The Socialist Party (PSOE) of Prime Minister Pedro Sánchez has won the highest number of seats but fallen short of an absolute majority at the snap general election that was held in Spain on Sunday. With around 95% of the vote counted, the PSOE has won 123 seats while Unidas Podemos – a coalition of United Left and anti-austerity group Podemos – picked up 42. Together, these two parties account for 165 seats, which is below the 176 needed for an absolute majority, meaning Sánchez will need the support of regional parties if he is to govern.
The conservative Popular Party (PP) suffered a crushing defeat on Sunday, losing around 70 seats in Congress to be left with just 66. The center-right party Ciudadanos (Citizens) performed better, winning 57 deputies in Congress. Meanwhile the far-right party Vox took 24 seats in its debut national election. Since Blas Piñar, a far-right politician linked to former dictator Francisco Franco, lost his seat in Congress in 1982, no political party with a similar ideology has set foot in any of the country’s parliaments.
Spaniards headed to the polls on Sunday, April 28, for the third time in less than four years to cast their vote in an election dominated by uncertainty. Polls ahead of the election predicted the Socialist Party (PSOE) would win the highest number of seats in Congress but there were doubts as to whether they would have enough seats to form government. A number of factors were tipped to shift the political landscape in Spain, most importantly the rise of the far-right party Vox, which made shock gains at the regional elections in Andalusia in December.
In the face of this fractured outlook, Spaniards poured into polling stations across the country, with voter turnout at around 75% – 8.5 percentage points more than the 2016 polls. The turnout was particularly high in Catalonia, where the independence drive has deeply divided the region. The rise was most notable in inland areas in Catalonia that are the strongest supporters of independence.
Vox had targeted the breakaway region during its election campaign, promising to get rid of Spain’s current system of devolved regional powers.
In two televised debates ahead of the election, PP leader Pablo Casado and Ciudadanos chief Albert Rivera also promised to take a hardline approach on the separatist movement. In early April, sources close to Casado said he would apply Article 155 of the Constitution, a measure that gives the central government emergency powers to suspend Catalonia’s autonomous powers, if he won the election and achieved an absolute majority in the Senate.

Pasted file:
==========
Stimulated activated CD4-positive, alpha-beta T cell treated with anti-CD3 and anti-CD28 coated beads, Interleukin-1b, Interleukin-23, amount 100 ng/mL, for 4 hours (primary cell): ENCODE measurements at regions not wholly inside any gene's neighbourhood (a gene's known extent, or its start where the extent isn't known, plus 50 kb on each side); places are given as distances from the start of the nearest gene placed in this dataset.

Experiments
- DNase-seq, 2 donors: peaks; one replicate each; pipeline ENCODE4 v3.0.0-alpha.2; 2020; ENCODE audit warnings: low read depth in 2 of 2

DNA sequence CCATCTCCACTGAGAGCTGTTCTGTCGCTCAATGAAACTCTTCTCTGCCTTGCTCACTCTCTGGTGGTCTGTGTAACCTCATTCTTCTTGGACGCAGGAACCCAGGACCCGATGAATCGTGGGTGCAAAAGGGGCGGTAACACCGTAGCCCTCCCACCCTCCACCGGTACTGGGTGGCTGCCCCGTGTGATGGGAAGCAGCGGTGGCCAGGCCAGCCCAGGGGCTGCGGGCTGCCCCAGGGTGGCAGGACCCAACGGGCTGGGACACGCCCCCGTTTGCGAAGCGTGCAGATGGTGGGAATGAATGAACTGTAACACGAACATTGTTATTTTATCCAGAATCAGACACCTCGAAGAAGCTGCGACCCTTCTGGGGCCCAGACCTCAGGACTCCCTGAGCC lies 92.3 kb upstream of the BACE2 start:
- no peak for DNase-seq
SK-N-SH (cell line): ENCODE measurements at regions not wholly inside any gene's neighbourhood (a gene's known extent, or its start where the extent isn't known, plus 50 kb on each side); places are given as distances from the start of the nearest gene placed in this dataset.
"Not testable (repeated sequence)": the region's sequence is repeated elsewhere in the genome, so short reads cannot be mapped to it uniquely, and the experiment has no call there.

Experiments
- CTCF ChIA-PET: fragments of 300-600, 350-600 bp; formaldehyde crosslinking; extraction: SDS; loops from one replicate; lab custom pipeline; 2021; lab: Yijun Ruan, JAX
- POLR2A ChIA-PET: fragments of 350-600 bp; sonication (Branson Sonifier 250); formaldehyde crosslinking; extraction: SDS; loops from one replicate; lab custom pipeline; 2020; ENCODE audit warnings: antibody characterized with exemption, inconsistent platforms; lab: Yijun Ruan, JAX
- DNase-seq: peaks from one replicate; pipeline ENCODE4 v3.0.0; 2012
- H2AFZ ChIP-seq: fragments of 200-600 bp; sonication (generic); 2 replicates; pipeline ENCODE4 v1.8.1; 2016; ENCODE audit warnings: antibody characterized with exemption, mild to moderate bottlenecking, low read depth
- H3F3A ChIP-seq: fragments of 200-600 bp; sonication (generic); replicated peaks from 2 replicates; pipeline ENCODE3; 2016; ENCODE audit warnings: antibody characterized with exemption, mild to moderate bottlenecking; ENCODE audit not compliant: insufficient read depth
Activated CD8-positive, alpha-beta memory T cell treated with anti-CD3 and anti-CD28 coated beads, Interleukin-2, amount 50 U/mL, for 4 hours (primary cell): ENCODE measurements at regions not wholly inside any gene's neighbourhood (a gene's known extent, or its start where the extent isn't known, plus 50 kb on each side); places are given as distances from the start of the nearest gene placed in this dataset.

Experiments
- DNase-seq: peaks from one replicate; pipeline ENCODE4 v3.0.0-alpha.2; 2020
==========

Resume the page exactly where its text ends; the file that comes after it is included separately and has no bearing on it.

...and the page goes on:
“For a free and equal Spain where we recover social harmony and never have to see again how even the leader of the opposition is denied a handshake.”
The tense situation over the issue of Catalan independence led to two incidents at polling stations in the region. In the first, an electoral official refused to shake the hand of Inés Arrimadas, a candidate in Barcelona for center-right party Ciudadanos.
“Due to things like this, with each minute that passes, we more urgently need #MorePPMoreSpain. This is intolerable. They will not defeat us. All our support for Cayetana Álvarez de Toledo”
And in the second, Cayetana Álvarez de Toledo, a candidate for the PP in Barcelona, was blocked by several people from entering a polling station in Montcada i Reixac, and confronted as she left.
Aside from these incidents, voting went ahead largely without issues. According to the National Police, 92,000 officers were on duty on Sunday to ensure the smooth running of the polls.
Mobilization of the left
In the lead up to the election, Prime Minister Sánchez warned voters that there was “a real risk that the right could join with the far right” in a bid to reduce voter apathy, which was one of the factors behind the Socialists’ defeat at the Andalusian regional election.
Susana Díaz, the former regional premier of Andalusia who was ousted from power in December thanks to an agreement between the PP, Ciudadanos and Vox, warned on election day that “when the left doesn’t mobilize, the right wins.”
Images of Vox’s large-scale campaign rallies fed progressive fears about the possibility of seeing the far right in government again in a country where this ideology was in power via a dictatorship until 1976, and where many people thought it had since died out.
English version by Melissa Kitson.